By now we all know that language skills are best required at an early age, but that also goes for math skills. This does not mean that you have to go all over-achieving parent with complex math equations on your two-year old – learning basic math reasoning, however, through play and interactive games may help your kid immensely later on.
Learning basic math skills at an early age, like acquiring most other skills, including language, in many ways shape your brain and the way you think. According to a scientific research published in Nature, children who have developed basic math skills at younger age use more the part of their brain dedicated to memory, than the one dedicated to counting. Translated into laymen terms, this means that math comes more “natural” to them – rather than it being a pedestrian process that has to be reiterated every time they face a mathematical conundrum.
In scientific terms, this sounds more like:
Longitudinal functional magnetic resonance imaging (fMRI) in 7–9-year-old children revealed that the transition from use of counting to memory-based retrieval parallels increased hippocampal and decreased prefrontal-parietal engagement during arithmetic problem solving. Longitudinal improvements in retrieval-strategy use were predicted by increased hippocampal-neocortical functional connectivity. Beyond childhood, retrieval-strategy use continued to improve through adolescence into adulthood and was associated with decreased activation but more stable interproblem representations in the hippocampus.
But lets get practical here – How do you teach those skills?
Learning the 1-2-3s
For the very first contact with numbers, I suggest Kids Academy. This lovely playful app helps kids recognize and write the numbers using a touchscreen. They can trace the numbers and learn of shapes and basic quantities, and are rewarded by playful interactions and virtual fireflies in a jar, which can be released each time the numbers have been completed. The app also offers a parent mode, made for you to have insight into your child’s progress.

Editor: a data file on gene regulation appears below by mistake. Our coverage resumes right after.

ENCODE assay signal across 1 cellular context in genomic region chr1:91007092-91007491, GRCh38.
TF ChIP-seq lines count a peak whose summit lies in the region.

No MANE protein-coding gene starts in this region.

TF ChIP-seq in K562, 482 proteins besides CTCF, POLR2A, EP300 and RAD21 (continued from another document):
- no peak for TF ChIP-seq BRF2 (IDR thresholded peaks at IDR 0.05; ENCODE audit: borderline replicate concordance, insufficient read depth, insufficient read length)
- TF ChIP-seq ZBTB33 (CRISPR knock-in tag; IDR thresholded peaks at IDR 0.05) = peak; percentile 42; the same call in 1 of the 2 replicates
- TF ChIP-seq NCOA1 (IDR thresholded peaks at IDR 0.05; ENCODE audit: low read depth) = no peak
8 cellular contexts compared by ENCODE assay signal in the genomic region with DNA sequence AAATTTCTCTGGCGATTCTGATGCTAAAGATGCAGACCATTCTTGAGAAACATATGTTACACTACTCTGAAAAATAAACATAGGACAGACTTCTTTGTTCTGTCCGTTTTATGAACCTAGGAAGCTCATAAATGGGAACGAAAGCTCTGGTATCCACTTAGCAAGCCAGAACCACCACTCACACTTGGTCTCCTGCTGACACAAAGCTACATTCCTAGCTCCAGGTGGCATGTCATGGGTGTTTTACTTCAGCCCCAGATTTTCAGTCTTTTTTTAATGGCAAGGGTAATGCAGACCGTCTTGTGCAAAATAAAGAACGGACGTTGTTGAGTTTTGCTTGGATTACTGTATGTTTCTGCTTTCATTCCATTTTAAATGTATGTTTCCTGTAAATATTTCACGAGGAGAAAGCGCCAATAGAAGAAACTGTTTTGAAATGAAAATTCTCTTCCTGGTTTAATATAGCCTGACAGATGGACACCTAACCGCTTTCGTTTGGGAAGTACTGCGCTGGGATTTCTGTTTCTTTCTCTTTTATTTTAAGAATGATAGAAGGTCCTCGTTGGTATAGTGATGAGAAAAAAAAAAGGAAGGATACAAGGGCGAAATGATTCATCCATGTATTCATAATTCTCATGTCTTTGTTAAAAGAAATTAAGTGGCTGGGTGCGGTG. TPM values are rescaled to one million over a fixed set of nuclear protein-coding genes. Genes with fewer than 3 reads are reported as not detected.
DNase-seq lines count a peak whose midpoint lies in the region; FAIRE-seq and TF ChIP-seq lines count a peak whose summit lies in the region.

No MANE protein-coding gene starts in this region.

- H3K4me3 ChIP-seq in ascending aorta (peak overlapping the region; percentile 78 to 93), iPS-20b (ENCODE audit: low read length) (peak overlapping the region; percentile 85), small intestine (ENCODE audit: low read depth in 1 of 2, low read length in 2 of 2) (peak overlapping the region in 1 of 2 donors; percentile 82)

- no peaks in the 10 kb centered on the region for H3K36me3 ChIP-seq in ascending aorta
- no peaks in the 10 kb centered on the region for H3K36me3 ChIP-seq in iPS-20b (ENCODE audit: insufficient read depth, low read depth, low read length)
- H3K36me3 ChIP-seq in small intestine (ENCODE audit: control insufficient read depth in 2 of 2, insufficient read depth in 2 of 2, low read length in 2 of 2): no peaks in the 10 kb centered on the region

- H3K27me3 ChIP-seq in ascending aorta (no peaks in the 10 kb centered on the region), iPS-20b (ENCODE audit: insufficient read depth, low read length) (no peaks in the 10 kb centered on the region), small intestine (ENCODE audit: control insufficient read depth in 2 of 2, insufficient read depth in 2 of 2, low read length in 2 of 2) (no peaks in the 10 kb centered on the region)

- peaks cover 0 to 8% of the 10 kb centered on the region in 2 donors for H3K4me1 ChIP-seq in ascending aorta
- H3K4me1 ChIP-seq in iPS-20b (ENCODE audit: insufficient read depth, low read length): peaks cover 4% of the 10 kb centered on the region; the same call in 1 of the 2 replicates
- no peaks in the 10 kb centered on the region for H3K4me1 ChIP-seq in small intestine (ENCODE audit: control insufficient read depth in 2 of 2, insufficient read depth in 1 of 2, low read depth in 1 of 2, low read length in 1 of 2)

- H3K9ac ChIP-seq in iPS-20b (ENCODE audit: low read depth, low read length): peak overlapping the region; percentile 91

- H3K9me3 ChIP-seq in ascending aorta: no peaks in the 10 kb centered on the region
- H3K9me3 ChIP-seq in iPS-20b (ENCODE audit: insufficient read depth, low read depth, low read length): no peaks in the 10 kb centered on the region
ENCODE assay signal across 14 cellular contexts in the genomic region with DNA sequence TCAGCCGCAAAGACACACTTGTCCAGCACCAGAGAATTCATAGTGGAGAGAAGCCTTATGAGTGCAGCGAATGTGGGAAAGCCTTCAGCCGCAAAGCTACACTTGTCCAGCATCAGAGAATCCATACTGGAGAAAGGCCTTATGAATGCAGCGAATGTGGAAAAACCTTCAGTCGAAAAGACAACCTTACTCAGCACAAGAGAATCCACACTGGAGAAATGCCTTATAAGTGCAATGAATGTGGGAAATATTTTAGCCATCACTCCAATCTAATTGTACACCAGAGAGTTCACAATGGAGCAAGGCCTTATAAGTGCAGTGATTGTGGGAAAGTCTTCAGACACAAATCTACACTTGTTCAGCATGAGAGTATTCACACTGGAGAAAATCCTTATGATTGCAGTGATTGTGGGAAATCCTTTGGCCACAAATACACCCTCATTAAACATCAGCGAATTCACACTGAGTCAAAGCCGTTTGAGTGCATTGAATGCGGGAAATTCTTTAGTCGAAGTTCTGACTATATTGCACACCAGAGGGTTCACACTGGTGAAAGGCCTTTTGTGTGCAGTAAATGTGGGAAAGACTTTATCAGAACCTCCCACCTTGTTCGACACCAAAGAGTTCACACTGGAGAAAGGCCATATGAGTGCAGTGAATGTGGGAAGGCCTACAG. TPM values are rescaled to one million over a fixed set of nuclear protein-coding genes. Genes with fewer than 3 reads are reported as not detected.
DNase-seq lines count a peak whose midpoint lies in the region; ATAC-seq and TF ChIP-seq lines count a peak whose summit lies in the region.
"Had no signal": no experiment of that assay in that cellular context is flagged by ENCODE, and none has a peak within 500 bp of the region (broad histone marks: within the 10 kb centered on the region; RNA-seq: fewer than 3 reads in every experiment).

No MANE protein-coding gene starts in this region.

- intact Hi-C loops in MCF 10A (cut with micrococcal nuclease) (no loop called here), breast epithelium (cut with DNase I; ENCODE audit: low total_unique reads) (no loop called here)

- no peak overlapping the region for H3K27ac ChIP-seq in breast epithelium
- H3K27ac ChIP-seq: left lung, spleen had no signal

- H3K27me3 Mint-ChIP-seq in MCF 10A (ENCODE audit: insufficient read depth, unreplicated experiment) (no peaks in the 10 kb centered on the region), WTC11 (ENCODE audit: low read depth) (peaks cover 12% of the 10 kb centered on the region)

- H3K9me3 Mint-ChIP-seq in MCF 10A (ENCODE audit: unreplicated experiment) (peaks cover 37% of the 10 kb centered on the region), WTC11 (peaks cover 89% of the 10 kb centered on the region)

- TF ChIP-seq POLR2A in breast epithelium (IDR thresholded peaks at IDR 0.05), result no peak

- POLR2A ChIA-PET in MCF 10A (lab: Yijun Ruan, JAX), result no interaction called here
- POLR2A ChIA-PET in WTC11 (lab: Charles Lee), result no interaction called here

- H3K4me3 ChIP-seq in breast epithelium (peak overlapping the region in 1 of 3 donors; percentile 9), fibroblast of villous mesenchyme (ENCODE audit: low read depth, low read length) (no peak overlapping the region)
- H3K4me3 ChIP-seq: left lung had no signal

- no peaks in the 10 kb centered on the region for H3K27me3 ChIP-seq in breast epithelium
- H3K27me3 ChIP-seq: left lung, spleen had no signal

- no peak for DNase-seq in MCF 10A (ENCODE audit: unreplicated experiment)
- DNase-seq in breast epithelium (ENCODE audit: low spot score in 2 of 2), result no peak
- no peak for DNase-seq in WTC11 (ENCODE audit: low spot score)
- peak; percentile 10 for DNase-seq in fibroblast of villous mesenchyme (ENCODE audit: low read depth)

When you’ve got the numbers down, you can move onto Shape monsters, an easy and friendly game meant to teach your youngest basic geometry – shapes. Quite conveniently, there are also hexagons and pentagons, making use of all those numbers you’ve learned just a while ago!
Math it Up!
For kids ready to dig into some operations, there’s Mathmateer – a space adventure created to learn about numbers, counting, money, telling time, addition, subtraction, multiplication, division, 3D shapes and even a bit of algebra. You can even design your own rocket and fly to the stars!
For a bit of variety, try Kid Math Games – this app helps kids practice addition, subtraction, multiplication and division in an arcade-type game.
Let’s Do Mental Maths is aimed for several different age groups: 5-6, 7-8, 8-9, 9-10 and 10-11 years olds. The 7-8 app actually won the Futurebook Innovation Award for the best children’s non-fiction digital book, for doing such a wonderful job of tackling such a difficult subject as math and making it more friendly.
Let’s Do Mental Maths uses a quiz format, but if you get stuck, you can always rely on your friend Digit the Dog, to get some advice, lest you should be discouraged.
Moving from operative to abstract, try out iSolveIt MathSquared and MathScaled – apps that help ready students for algebra and math by playing with logic puzzles. As these are puzzles, they can be played by both teens and younger kids, and they build up from simpler to more complex ones.